Rural – Jersey Country Life Magazine


France has declared 2022 ‘l’année de la guêpe’ (‘The Year of the Wasp’). An unusually warm winter and spring means French pest controllers are dealing with a 140% increase in wasp nests.

Jersey is facing its own Year of the Wasp, as worker wasps stop feeding their colonies’ larvae and swarm to find a new sugar fix among our picnics and drinks.

An increase in wasp numbers is potentially serious news. As more wasps come into contact with us, more people will be stung. In turn, this increases the chances of some of them suffering severe allergic reactions or even anaphylactic shock.

The leading Covid-19 testing expert, Dr Quinton Fivelman PhD, Chief Scientific Officer at London Medical Laboratory, says: ‘France is Britain’s nearest Continental neighbour and both countries have enjoyed record temperatures at New Year and the fifth mildest spring on record. That means more queen wasps survived the winter and conditions will have been perfect for establishing their nests this spring.

‘For most of us, a wasp sting is painful but not fatal. However, an increasing number of UK adults, around 21.3 million, now suffer from at least one allergy. That could mean they develop a severe allergic reaction to wasp venom, termed ‘anaphylactic shock’. This is a serious, potentially fatal, medical condition that can be discovered through allergy testing.

‘Worker wasps spend the early summer hunting insects to feed their growing colonies’ larvae. In return for this, the larvae give them a carbohydrate-rich sugary secretion. But by August most of the larvae have pupated, and the worker wasps have to get their sugar fix elsewhere. That’s when they become a problem as they swarm to our jam sandwiches and beers.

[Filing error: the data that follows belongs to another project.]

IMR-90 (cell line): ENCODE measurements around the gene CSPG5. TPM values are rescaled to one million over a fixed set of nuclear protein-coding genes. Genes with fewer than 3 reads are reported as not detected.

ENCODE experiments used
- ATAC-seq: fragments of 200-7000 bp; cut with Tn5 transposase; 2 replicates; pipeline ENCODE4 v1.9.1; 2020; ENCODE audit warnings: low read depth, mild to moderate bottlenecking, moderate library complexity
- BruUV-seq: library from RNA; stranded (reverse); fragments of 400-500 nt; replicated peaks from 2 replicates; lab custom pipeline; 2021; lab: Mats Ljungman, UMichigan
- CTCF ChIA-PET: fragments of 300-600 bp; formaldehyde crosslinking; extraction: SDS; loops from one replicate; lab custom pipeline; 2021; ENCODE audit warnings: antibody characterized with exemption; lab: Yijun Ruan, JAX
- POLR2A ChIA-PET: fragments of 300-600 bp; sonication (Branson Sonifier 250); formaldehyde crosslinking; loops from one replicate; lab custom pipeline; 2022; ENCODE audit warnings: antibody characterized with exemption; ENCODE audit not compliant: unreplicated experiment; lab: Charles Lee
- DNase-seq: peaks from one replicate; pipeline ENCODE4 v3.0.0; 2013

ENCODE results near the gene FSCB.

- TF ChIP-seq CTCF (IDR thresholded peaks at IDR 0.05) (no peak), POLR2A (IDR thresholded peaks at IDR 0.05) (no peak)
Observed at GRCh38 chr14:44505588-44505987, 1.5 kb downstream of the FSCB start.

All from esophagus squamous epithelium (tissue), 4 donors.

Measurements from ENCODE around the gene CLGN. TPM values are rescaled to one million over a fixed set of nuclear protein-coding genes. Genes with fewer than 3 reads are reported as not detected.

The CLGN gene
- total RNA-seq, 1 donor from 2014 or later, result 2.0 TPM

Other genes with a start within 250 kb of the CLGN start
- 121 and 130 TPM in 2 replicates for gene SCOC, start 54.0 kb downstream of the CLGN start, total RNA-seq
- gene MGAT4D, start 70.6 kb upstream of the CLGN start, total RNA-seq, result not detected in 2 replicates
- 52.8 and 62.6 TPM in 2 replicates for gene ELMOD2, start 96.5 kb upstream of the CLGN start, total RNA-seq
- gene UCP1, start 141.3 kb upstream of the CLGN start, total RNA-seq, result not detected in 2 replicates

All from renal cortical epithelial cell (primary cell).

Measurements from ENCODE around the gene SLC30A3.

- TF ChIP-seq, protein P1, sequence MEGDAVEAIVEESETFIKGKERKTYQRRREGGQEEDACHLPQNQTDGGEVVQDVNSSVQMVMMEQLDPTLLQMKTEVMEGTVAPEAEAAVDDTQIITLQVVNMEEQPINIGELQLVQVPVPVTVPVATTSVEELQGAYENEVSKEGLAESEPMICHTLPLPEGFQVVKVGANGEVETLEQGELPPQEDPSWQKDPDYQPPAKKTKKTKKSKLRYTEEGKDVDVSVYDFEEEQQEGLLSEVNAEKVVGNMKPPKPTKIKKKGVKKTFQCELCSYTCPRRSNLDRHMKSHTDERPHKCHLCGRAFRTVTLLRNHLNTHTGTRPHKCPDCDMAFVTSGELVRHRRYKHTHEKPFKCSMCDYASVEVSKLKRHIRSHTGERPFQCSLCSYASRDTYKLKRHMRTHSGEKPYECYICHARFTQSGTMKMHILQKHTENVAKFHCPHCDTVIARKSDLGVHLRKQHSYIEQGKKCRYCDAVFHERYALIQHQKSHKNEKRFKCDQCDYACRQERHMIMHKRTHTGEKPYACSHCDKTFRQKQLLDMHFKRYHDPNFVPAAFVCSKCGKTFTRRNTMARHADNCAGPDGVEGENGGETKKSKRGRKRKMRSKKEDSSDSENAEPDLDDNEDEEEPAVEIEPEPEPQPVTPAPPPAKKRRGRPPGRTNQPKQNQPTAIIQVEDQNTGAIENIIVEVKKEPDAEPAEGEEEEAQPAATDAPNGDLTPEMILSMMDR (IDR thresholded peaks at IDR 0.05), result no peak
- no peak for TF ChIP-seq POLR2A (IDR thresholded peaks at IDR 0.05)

‘The best way to reduce your chances of being stung:

*Don’t swat. Swiping at wasps makes them more likely to attack. Stay as still as possible, they usually fly away.

*Cover your drinks, especially sugary colas and beers.

*Avoid bright clothing and perfumes. Wasps respond to bright colours and use scent to communicate. They may react aggressively to perfume.

‘If you are stung, don’t panic. You may want to cleanse the area with soap and water to avoid infection. To reduce the swelling, you can take an anti-inflammatory medicine like ibuprofen. If the sting is itching painfully, apply an antihistamine, corticosteroid or calamine cream on the site of the sting. If you prefer home remedies, try lemons. Unlike bee stings, which are acidic, wasp stings are alkaline. So don’t use baking soda, that’s for bee venom. Instead, use lemon or fresh lemon juice. Cut a lemon in half and press its flesh down on the sting.’

A further tip: rather than putting a small spoonful of ham and waiting for wasps to go into and then drown in the jar, use a slice of lemon instead. Wasps don’t like the smell, so they fly away from it.



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